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Attorney General Nominee Goes Before the Senate

Confirmation hearings are taking place on Capitol Hill for the next attorney general.

Former federal Judge Michael Mukasey, who was nominated by President Bush to replace Alberto Gonzales, was warmly received by senators.

Dahlia Lithwick, legal analyst with the online magazine Slate, says Mukasey spoke out against torture, using strong language to repudiate the Bush administration's infamous torture memo. Mukasey went on to compared torture to what went on in Germany's concentration camps.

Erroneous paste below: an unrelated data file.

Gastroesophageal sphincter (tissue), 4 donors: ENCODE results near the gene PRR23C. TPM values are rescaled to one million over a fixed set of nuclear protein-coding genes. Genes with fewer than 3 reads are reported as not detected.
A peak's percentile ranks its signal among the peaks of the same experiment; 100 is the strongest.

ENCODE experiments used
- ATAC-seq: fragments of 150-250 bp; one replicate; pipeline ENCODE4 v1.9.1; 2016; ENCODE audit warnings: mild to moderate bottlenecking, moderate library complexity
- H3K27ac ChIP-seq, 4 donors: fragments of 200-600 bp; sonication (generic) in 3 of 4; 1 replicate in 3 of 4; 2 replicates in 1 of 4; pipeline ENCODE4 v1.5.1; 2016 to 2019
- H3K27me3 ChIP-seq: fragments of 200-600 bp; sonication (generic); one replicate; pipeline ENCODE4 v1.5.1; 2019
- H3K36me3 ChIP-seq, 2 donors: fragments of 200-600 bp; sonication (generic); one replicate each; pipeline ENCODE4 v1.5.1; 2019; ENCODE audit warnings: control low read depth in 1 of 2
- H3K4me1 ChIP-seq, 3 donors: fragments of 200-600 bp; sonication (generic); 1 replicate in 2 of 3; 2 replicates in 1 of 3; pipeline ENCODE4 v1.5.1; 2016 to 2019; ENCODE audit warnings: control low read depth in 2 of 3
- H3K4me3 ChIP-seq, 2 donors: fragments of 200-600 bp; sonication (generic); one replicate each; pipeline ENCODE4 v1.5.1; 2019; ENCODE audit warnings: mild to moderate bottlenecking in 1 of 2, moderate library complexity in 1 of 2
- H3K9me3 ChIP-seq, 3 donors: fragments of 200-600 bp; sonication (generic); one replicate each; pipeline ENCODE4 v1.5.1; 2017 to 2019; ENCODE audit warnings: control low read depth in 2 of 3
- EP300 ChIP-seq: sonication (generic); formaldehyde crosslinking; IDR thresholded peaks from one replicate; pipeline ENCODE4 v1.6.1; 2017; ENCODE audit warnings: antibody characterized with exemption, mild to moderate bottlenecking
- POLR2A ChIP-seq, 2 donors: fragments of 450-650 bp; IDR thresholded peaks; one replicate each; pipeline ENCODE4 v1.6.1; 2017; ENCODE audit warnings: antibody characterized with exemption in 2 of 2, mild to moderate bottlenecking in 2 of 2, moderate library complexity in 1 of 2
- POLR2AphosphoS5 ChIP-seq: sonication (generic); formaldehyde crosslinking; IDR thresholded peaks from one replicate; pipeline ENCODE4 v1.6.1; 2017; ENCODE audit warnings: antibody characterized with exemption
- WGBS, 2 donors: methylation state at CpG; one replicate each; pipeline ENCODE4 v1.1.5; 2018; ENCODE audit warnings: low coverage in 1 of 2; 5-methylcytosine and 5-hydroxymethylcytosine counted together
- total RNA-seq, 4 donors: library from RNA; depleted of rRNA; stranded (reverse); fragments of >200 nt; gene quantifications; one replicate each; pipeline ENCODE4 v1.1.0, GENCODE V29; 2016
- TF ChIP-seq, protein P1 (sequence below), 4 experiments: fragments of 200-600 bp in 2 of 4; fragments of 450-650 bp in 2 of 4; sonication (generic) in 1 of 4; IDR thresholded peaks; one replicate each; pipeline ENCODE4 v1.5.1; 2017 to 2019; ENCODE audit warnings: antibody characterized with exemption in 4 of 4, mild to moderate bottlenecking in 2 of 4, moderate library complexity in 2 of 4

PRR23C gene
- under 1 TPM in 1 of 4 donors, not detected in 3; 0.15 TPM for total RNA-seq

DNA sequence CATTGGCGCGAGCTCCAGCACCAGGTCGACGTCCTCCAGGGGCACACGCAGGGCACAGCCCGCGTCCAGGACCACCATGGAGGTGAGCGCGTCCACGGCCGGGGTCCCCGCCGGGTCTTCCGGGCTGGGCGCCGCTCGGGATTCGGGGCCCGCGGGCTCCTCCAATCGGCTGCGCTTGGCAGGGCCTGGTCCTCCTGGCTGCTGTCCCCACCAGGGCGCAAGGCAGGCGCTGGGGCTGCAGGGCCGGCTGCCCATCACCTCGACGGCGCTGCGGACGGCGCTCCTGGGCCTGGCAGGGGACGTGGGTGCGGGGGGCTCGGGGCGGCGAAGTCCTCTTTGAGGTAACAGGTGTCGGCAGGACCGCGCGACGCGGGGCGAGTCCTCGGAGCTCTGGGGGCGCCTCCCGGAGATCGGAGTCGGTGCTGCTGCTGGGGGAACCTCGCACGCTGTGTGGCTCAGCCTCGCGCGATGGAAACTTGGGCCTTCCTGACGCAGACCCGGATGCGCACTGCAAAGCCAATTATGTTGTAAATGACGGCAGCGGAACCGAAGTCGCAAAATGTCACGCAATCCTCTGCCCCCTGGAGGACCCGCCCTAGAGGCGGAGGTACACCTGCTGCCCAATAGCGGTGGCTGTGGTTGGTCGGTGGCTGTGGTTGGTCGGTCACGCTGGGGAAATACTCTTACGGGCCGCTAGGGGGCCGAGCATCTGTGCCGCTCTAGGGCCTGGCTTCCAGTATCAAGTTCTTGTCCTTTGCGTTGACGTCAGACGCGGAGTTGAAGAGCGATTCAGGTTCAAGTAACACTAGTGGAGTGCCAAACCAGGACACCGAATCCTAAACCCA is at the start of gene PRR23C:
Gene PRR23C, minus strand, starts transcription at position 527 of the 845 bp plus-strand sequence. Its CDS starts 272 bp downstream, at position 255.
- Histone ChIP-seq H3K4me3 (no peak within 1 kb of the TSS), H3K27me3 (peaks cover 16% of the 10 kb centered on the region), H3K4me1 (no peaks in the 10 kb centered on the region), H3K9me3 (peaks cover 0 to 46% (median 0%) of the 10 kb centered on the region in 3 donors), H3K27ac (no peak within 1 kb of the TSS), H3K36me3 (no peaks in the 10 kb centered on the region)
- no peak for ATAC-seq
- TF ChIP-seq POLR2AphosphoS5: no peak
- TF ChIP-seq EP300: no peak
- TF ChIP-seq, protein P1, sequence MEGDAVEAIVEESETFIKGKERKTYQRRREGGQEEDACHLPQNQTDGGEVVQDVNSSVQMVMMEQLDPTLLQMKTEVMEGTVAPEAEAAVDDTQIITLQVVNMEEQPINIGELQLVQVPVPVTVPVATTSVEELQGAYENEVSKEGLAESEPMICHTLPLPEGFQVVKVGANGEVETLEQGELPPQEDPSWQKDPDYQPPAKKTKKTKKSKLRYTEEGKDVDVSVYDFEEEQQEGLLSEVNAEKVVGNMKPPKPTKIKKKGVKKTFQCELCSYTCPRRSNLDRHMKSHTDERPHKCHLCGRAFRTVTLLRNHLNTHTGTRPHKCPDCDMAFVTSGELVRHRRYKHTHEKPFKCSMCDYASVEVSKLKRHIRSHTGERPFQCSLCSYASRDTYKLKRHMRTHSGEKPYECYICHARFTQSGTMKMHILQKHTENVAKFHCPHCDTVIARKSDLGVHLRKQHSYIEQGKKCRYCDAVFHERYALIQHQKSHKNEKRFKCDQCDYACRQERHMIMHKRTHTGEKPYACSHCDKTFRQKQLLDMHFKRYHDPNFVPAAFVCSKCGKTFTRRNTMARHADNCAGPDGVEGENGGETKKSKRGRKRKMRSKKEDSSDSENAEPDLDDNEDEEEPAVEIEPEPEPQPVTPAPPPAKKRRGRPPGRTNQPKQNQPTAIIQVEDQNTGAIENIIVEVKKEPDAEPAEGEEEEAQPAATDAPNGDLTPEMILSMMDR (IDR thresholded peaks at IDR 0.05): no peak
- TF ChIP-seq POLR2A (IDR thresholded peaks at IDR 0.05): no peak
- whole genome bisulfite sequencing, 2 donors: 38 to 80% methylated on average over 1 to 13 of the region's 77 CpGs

Mukasey also opposed the detentions at Guantanamo Bay, Lithwick says. He told the senators that detaining people with apparently no end has given the United States a black eye. Another problem with Guantanamo, Mukasey said, was several agencies are involved with the detentions, but no one agency "owns" it. Lithwick says the nominee supported President Bush's plan to close the detention center.

Questioned about the U.S. attorney firings, Mukasey was clear in his opposition to the "politicization" of the Justice Department. He said political people should not be responsible for hiring or firing people. Lithwick says the nominee vowed that hiring in the department would be based solely on qualifications, not political affiliation.

Lithwick talks to Madeleine Brand about the hearing.

Copyright 2023 NPR. To see more, visit https://www.npr.org.

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